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  • Smart Soft-Sensing for the Feedwater Flowrate at PWRs Using a GMDH Algorithm

    Page(s): 340 - 347
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    The thermal reactor power in pressurized water reactors (PWRs) is typically assessed using secondary system calorimetric calculations based on accurate measurements of the feedwater flowrate. Therefore, precise measurements of the feedwater flowrate are essential. In most PWRs, Venturi meters are used to measure the feedwater flowrate. However, the fouling phenomena of the Venturi meter deteriorate the accuracy of the existing hardware sensors. Consequently, it is essential to resolve the inaccurate measurements of the feedwater flowrate. In this study, in order to estimate the feedwater flowrate online with high precision, a smart soft sensing model for monitoring the feedwater flowrate was developed using a group method of data handling (GMDH) algorithm combined with a sequential probability ratio test (SPRT). The uncertainty of the GMDH model was also analyzed. The proposed sensing and monitoring algorithm was verified using the acquired real plant data from Yonggwang Nuclear Power Plant Unit 3. View full abstract»

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  • A Physics-Based Engineering Methodology for Calculating Soft Error Rates of Bulk CMOS and SiGe Heterojunction Bipolar Transistor Integrated Circuits

    Page(s): 348 - 357
    Save to Project icon | Request Permissions | Click to expandQuick Abstract | PDF file iconPDF (794 KB) |  | HTML iconHTML  

    This paper describes a new methodology for characterizing the electrical behavior and soft error rate (SER) of CMOS and SiGe HBT integrated circuits that are struck by ions. A typical engineering design problem is to calculate the SER of a critical path that commonly includes several circuits such as an input buffer, several logic gates, logic storage, clock tree circuitry, and an output buffer. Using multiple 3D TCAD simulations to solve this problem is too costly and time-consuming for general engineering use. The new and simple methodology handles the problem with ease by simple SPICE simulations. The methodology accurately predicts the measured threshold linear energy transfer (LET) of a bulk CMOS SRAM. It solves for circuit currents and voltage spikes that are close to those predicted by expensive 3D TCAD simulations. It accurately predicts the measured event cross-section vs. LET curve of an experimental SiGe HBT flip-flop. The experimental cross section vs. frequency behavior and other subtle effects are also accurately predicted. View full abstract»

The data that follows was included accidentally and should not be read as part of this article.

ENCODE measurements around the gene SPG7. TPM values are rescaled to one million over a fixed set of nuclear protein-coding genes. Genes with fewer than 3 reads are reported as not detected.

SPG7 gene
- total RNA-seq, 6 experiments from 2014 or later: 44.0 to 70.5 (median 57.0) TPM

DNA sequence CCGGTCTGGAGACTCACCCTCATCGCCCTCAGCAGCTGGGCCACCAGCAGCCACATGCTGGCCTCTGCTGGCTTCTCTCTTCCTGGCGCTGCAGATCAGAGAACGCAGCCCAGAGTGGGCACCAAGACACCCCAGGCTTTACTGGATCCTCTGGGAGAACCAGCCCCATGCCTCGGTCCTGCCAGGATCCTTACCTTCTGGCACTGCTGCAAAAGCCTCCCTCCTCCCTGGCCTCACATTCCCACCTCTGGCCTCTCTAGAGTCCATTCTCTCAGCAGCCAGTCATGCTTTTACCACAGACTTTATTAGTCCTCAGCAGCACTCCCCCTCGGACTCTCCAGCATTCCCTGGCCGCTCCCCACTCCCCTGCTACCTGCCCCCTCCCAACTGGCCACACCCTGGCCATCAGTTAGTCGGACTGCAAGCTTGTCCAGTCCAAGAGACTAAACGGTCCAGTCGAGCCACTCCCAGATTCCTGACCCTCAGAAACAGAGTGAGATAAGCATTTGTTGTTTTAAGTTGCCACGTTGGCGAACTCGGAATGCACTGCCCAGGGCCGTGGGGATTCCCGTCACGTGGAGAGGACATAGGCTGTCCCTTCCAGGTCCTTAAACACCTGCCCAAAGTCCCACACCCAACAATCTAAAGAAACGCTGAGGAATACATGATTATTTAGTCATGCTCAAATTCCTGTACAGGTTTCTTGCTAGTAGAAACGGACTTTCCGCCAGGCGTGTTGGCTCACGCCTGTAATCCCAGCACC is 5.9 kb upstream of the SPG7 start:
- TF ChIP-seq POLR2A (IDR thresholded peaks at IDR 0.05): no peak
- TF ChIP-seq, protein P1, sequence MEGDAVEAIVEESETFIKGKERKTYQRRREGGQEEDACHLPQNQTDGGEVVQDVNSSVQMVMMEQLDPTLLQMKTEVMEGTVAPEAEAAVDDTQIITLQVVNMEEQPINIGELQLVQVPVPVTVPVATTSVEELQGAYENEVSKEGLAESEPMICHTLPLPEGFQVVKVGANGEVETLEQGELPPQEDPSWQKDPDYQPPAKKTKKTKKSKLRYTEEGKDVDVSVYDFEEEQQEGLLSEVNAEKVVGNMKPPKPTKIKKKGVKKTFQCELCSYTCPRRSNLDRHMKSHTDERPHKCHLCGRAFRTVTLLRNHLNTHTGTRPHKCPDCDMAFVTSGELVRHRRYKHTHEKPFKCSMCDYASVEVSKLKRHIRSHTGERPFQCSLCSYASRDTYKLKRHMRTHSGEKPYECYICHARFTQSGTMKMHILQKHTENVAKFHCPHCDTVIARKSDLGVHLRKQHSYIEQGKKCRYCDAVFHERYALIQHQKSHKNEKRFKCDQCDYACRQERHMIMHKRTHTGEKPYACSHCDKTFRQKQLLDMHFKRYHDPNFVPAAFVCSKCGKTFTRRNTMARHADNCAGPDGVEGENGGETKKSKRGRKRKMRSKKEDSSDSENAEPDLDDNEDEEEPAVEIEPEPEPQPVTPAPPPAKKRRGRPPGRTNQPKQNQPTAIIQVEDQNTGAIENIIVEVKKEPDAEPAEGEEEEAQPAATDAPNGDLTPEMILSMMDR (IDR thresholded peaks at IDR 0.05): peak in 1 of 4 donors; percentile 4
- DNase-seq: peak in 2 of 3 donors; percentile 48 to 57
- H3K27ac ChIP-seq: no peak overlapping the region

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  • Modification of the LM124 Single Event Transients by Load Resistors

    Page(s): 358 - 365
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    The influence of a load resistor on the shape of the single event transients was investigated in the LM124 operational amplifier by means of laser tests. These experiments indicated that, as a general rule, load resistors modify the size of the transients. SPICE simulations helped to understand the reasons of this behavior and showed that the distortion is related to the necessity of providing or absorbing current from the load resistor, which forces the amplifier to modify its operation point. Finally, load effects were successfully used to explain the distortion of single event transients in typical feed-back networks and the results were used to explain experimental data reported elsewhere. View full abstract»

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  • Dose Distribution in Cone-Beam Breast Computed Tomography: An Experimental Phantom Study